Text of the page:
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Highlights a particularly bad thing.
Example: "You have to use both keyboard and joystick. This is a Bad Thing."
Secret origin: Comes from (or was at least popularised by) the book 1066 And All That. Introduced by Matt Bielby. Revived by Cam.
Note 1: The capitals are important. Otherwise it is merely ordinarily bad.
Note 2: See also Good Thing.
X! It's back (back! Back!)
Indicating something has returned.
Example: "Plus! Gloom 2! It's back (back! Back!)"
Secret origin: Traditional, dating from YS. Possibly coined by Matt Bielby.
Note: Also "X is back (back! Back!)"
(Bang!) Oh no! (Dies.)
An awkward question is avoided; a secret is withheld.
Example: "It's perfectly simple why the two pages of Total appeared in AP41. It's because (Bang!) Oh no! (Dies.)"
Secret origin: Uncertain. Appears to have been coined either by Jonathan Davies or Stuart Campbell. Wait a moment, this just in - the inventor is (Bang!) Oh no! (Dies.)
Note: The complete bracket of "(Dies.)" trumps any earlier punctuation of the sentence. If it's not "(Dies.)" then trumpery moonshine must be involved.
Essentially; in short.
Example: "It's a platform game, basically."
Secret origin: Traditional.
First used: AP Zero.
Note: A vocabulary atom.
Relating to tedious game lore.
Example: "Dear AP, tell me how to 'be' Goro."
Secret origin: Coined in sister magazine Gamesmaster by Andy Lowe.
Note: Really sound that bilabial consonant.
Best X ever in the history of all things
See The best X ever in the history of all things.
Expressing pleasure in accuracy or success.
Example: "The missing page. Bingo!"
Secret origin: From the announcer in the Smash TV coin-op. Taken for his own by Dave Green.
Note: Must follow the original explosive pronunciation: as if you are introducing that member of The Banana Splits.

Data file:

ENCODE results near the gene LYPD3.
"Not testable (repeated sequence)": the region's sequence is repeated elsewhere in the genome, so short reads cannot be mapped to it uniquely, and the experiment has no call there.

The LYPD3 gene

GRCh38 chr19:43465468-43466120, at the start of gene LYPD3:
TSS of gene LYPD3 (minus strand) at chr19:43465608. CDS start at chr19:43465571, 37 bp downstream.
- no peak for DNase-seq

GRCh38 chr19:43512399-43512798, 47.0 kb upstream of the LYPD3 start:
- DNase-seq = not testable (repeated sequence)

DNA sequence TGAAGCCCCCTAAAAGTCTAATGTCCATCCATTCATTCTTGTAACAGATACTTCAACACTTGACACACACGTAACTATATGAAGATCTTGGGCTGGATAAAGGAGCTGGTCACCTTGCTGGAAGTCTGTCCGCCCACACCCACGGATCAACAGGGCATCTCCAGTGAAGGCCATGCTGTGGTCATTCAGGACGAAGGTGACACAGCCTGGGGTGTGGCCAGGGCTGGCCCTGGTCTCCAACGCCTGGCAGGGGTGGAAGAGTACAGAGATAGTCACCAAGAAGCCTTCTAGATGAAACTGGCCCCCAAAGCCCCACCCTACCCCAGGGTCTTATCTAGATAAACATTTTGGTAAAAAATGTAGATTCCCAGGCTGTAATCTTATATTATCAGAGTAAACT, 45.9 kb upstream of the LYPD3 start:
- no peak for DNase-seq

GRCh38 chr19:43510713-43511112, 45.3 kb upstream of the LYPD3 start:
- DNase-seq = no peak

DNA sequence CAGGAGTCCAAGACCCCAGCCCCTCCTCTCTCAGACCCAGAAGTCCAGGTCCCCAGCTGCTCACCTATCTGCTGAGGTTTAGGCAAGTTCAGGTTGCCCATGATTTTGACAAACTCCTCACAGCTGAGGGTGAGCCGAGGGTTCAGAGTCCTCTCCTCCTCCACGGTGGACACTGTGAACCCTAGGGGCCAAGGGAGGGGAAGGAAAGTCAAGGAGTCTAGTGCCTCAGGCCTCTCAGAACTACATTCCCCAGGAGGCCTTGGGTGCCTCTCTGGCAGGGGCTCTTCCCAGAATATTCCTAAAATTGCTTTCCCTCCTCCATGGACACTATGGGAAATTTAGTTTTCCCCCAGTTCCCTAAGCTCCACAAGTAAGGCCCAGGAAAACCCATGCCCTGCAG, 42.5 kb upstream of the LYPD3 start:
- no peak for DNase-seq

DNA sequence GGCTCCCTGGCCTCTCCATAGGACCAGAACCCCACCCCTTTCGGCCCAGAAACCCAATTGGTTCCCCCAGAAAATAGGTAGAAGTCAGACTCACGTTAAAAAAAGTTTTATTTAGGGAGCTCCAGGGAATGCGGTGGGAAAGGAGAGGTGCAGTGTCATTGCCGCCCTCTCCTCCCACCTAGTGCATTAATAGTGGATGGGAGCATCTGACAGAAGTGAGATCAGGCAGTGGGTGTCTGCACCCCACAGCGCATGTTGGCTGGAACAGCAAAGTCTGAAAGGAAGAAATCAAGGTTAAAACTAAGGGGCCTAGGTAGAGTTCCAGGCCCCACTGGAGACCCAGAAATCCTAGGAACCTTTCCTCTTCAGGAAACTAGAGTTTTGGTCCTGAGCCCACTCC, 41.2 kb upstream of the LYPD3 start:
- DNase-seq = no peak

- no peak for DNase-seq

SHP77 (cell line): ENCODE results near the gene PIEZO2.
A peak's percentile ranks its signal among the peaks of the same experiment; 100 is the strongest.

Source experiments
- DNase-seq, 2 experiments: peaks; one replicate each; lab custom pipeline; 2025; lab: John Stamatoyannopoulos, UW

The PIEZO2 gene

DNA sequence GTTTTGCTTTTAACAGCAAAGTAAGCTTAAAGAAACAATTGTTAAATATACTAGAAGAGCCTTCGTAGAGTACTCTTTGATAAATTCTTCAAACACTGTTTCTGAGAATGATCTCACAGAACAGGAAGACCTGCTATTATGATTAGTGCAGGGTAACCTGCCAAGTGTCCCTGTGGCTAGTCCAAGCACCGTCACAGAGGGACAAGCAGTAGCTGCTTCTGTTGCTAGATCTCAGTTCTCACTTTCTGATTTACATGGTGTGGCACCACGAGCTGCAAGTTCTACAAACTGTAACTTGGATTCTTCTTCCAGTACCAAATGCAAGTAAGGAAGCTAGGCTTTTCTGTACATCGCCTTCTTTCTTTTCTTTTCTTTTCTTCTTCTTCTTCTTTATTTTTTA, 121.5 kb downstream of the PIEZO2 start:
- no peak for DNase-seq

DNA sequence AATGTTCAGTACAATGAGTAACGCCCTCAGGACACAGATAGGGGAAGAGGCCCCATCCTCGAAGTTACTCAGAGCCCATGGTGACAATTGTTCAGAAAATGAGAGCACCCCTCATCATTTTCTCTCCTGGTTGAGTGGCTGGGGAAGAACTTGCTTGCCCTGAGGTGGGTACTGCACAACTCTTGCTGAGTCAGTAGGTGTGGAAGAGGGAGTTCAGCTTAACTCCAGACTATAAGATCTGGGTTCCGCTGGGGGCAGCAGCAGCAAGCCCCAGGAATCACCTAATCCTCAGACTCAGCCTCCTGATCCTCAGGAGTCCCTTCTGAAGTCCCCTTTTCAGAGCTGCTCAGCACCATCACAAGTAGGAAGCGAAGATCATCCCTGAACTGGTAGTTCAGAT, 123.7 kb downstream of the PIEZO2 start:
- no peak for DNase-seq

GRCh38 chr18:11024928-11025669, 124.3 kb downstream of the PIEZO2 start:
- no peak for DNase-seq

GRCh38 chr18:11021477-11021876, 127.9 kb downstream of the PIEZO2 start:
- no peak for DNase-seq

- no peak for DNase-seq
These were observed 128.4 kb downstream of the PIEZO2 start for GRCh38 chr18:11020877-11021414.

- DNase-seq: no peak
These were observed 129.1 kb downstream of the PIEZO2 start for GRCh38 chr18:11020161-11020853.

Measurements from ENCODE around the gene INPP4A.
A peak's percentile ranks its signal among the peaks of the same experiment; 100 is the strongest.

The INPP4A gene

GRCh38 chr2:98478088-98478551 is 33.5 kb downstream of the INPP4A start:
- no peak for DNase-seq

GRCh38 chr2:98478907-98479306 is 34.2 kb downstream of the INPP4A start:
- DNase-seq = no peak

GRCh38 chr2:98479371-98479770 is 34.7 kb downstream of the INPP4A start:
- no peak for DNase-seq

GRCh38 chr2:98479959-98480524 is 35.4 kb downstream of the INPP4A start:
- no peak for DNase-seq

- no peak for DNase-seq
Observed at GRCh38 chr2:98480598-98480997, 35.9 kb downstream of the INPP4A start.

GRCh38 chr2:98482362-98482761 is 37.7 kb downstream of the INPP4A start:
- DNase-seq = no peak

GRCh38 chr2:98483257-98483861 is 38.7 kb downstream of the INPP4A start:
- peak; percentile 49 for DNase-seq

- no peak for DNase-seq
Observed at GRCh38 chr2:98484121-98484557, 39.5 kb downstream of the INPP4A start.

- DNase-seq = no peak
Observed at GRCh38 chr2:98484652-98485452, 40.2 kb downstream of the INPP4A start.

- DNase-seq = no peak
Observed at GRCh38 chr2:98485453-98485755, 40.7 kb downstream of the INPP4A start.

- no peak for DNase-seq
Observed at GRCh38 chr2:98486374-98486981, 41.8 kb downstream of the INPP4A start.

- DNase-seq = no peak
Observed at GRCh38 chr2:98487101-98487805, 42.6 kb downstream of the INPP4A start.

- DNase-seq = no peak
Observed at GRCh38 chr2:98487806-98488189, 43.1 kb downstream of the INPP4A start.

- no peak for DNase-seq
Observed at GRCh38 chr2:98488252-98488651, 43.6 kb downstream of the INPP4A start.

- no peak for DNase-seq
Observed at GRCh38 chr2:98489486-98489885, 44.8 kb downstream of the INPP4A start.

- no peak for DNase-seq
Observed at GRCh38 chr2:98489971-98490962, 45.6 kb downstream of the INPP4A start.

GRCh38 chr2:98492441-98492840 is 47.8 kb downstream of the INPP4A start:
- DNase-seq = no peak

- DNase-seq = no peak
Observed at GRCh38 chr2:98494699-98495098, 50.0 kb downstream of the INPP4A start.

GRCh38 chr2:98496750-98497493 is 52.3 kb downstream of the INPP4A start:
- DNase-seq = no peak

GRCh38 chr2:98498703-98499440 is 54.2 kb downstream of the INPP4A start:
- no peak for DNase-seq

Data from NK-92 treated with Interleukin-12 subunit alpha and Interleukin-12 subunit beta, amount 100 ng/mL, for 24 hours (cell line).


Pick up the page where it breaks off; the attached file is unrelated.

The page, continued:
Bludgeoning with a rowing oar
Example: "He introduces the author of the save game routine. I bludgeon him with a rowing oar."
Secret origin: A set-piece of Man's Best Friend, the episode of Ren and Stimpy considered too unpleasant to broadcast. Commandeered for AP by J Nash.
Note: "You useless cretinous morons" with attitude.
X bugs my knackers
Focusing attention on something annoying.
Example: "And I'll tell you what really bugs my knackers - tiny wires."
Secret origin: Coined by Stuart Campbell.
Ends a tangential remark without explanation. Always used as a separate paragraph.
Example: "ROGER MOORE (off): Another miraculous escape! Bast!"
Secret origin: Traditional. First used in AP by Stuart Campbell. Revived by Jonathan Davies. Adopted by J Nash to introduce relevant part of review.
But not as X as something I've just thought of
Example: "That's really funny! But not as funny as something I've just thought of."
Secret origin: Coined by Josse Bilson of Sega Zone.
But that's another unfunny in-joke
Ironically, an in-joke.
Example: "Appallingly, the game comes on eleven million disks. Actually, it comes on five, but that's another unfunny in-joke."
Secret origin: Evolved from "But that's another story" via AP's gene pool.